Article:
On coups and cowards

On coups and cowards

By Paul Woodward, June 1, 2021

As often as Trump and his QAnon acolytes might bleat about “cancel culture,” they must also delight in the fact that even after getting kicked off the leading social media platforms, the mainstream media still provides them with a megaphone.

It makes little difference how many times the words “lies” and “false” get inserted into the reporting, the message still gets telegraphed both in terms of its seditious content and just as importantly as purported declaration of resistance.

The net effect is that in the eyes of sympathizers, claims of stalwart patriotism can be sustained in a self-proclaimed heroic struggle against dark, oppressive forces that have taken control of America. Never has silence been this loud.

The media performs this role because journalists are no less susceptible to outrage than anyone else and because addictions are hard to break.

The problem, however, is that this cadre of agitators (we all know their names) is repeatedly being given the opportunity to poke the nation and then promptly disavow the transparent implications of what they are saying.

Treason, racism, anti-Semitisim, and a relentless assault on democracy, are advancing on multiple fronts, while those leading the advance have the liberty to obscure their intentions through insinuation and doublespeak. Hatred of foreigners is gradually being displaced by hatred of other Americans. “True” is code for white and “patriot” code for right-wing.

If there’s going to be an attempted military coup, however, it’s not going to be led by confessed felons, embittered retired generals or other blowhards.

The conspirators (if they exist) can formulate their plan, recruit participants and then face the consequences.

But until they do that, the stage and social media antics of the Trumpsters should be reported, if reported at all, as merely that: antics.

This is as much about performance as it is about politics. And the performers are just as much in love with the headlines as they are with the applause.

The QAon-friendly character (Michael Flynn) currently in the spotlight is no doubt reveling in the latest wave of attention, but a much more serious issue than his expressed support for a coup is the question that Colin Powell raised two years after Flynn got fired as DIA chief: how he “got that far in the Army?”

Flynn is one of several retired generals whose affection for Trump seems to have eclipsed their loyalty to the U.S. Constitution.

If the Pentagon is still infected by high-ranking officers who have doubts that American democracy must be protected by an apolitical military, then such individuals need weeding out.

The military needs to own, examine, and tackle its political shadow.

If it doesn’t, then the sanctified status of a former high rank will continue to offer cover and legitimacy to those who deserve neither.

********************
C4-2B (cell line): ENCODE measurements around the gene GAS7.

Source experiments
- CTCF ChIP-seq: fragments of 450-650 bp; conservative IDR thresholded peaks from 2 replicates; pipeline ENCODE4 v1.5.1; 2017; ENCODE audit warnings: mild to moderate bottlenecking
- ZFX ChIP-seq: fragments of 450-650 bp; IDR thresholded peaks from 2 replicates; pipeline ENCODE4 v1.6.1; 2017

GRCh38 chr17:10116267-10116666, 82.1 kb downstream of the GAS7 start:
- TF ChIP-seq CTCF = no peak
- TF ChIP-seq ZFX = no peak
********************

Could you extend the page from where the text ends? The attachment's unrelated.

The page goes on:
And then there are the unknowns — the violent actors who crave infamy more than fame.

The last twenty years of futile American wars have surely spawned tens if not hundreds of Timothy McVeighs-in-waiting.

If any of them engage in some spectacular attack and we subsequently learn their motives, it’s more likely that an honest account would reveal they felt empowered by Trump and yet inspired by ISIS and Al Qaeda.

It’s not that the foreign terrorism of the last two decades offered philosophical inspiration to America’s right-wing extremists, but in terms of method, the jihadists have demonstrated the capacity for small groups of highly motivated individuals to rock governments.

Anyone who claims the right to use violence to bring about political change inside a democracy is clearly a threat to democracy and yet almost a third of Republicans in a recent poll agreed that “true American patriots may have to resort to violence” to save the country. Clearly, this represents a massive lack of faith in democracy.

So what happens if there is an act of domestic terrorism modeled, let’s say, on the 2008 Mumbai attacks?

“True American patriots” have zealously protected easy access to the necessary weapons and combat-hardened former soldiers are scattered across the whole country.

The January 6 assault on the Capitol wasn’t enough to persuade the GOP leadership that political violence is unacceptable.

Must the agitation continue unabated until there is an even more catastrophic event? And even then, were this to happen in Washington DC or any other major American city, would there then be millions of Americans elsewhere who mutter, “they had it coming”?

The Pentagon doesn’t just need to weed out its Michael Flynns. It needs to address the fact that for decades it has unwittingly provided training for would-be and actual domestic terrorists.

Nevertheless, any organization that trains its members how to kill people, is trapped in the moral ambiguity of determining when those it arms are allowed or forbidden to pull the trigger. The gun itself becomes the locus of authority and its owner implicitly believes they then have a right to kill.

What are the basic rules? Want permission to kill foreigners? Then join the military. Want to be able to kill other Americans? Then join the police.

Just want to own a gun?

The fact that in so many states it’s easier to buy a gun than it is to vote, speaks volumes about the precarious condition of American democracy.

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